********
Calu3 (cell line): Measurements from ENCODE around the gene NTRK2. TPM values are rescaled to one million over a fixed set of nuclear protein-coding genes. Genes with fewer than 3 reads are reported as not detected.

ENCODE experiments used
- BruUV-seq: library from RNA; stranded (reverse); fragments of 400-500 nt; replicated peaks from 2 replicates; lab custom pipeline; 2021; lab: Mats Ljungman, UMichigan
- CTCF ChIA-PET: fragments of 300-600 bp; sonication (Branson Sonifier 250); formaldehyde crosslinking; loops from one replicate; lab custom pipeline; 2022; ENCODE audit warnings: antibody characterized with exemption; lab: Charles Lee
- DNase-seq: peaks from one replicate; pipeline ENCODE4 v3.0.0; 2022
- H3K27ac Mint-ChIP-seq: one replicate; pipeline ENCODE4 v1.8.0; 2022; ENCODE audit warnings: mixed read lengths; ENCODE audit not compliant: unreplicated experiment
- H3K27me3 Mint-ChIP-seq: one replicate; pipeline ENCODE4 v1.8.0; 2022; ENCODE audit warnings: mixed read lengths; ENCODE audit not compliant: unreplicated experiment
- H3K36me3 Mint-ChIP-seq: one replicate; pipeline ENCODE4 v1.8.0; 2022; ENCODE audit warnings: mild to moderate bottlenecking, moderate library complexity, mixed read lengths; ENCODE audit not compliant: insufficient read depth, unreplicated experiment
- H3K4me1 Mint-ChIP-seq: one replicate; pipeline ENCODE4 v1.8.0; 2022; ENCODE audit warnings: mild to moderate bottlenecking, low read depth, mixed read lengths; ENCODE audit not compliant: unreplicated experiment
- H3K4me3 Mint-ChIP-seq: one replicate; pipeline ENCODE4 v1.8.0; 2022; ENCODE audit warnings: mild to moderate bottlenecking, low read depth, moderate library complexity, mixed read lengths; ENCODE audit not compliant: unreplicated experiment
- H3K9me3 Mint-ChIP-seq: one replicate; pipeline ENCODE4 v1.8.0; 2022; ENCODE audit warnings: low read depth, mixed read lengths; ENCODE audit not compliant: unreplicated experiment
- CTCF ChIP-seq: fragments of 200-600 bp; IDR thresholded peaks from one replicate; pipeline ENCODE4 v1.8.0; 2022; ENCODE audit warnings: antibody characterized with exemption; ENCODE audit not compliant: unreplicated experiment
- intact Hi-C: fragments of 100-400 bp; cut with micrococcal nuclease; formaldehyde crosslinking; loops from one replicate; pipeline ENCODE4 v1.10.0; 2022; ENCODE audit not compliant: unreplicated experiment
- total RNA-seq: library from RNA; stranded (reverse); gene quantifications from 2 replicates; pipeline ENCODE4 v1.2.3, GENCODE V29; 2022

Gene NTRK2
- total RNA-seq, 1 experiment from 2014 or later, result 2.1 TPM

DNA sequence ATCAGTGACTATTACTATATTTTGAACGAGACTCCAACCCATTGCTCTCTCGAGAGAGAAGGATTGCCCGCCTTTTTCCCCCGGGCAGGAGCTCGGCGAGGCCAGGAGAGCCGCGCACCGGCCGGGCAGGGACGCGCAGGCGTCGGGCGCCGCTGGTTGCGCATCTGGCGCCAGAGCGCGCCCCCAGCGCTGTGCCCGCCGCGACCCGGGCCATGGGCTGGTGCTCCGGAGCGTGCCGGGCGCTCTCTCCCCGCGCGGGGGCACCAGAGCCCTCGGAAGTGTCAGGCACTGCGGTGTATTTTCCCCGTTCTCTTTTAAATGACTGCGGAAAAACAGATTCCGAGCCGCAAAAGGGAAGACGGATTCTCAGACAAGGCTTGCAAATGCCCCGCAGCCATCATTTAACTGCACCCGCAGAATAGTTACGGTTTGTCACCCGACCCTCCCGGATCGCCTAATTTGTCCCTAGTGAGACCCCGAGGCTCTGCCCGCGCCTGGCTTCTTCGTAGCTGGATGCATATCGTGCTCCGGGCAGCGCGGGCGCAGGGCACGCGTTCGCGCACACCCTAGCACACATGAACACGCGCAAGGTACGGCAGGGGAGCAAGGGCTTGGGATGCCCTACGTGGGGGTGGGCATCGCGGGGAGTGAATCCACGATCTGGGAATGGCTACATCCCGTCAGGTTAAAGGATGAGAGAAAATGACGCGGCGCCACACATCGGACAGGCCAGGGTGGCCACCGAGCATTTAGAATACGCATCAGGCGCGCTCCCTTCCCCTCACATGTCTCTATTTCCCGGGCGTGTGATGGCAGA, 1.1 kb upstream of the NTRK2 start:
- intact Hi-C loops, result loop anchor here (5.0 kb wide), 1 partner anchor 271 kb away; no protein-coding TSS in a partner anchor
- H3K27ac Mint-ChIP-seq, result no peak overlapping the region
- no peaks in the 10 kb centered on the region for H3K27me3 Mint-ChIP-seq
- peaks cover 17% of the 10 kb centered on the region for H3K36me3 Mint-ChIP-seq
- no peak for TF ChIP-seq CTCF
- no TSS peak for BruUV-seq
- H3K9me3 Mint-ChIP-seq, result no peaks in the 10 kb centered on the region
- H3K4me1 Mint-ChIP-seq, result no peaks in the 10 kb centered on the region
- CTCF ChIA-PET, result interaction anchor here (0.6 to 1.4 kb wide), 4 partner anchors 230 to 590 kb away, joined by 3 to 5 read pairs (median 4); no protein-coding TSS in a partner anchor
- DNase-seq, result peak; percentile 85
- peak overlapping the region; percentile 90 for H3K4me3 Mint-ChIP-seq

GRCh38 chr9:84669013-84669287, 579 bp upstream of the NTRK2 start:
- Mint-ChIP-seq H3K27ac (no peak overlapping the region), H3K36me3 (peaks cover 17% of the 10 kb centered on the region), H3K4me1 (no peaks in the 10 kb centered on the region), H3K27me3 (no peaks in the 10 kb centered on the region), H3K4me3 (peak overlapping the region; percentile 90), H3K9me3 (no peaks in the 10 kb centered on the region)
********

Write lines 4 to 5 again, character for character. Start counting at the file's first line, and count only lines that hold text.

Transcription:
- CTCF ChIA-PET: fragments of 300-600 bp; sonication (Branson Sonifier 250); formaldehyde crosslinking; loops from one replicate; lab custom pipeline; 2022; ENCODE audit warnings: antibody characterized with exemption; lab: Charles Lee
- DNase-seq: peaks from one replicate; pipeline ENCODE4 v3.0.0; 2022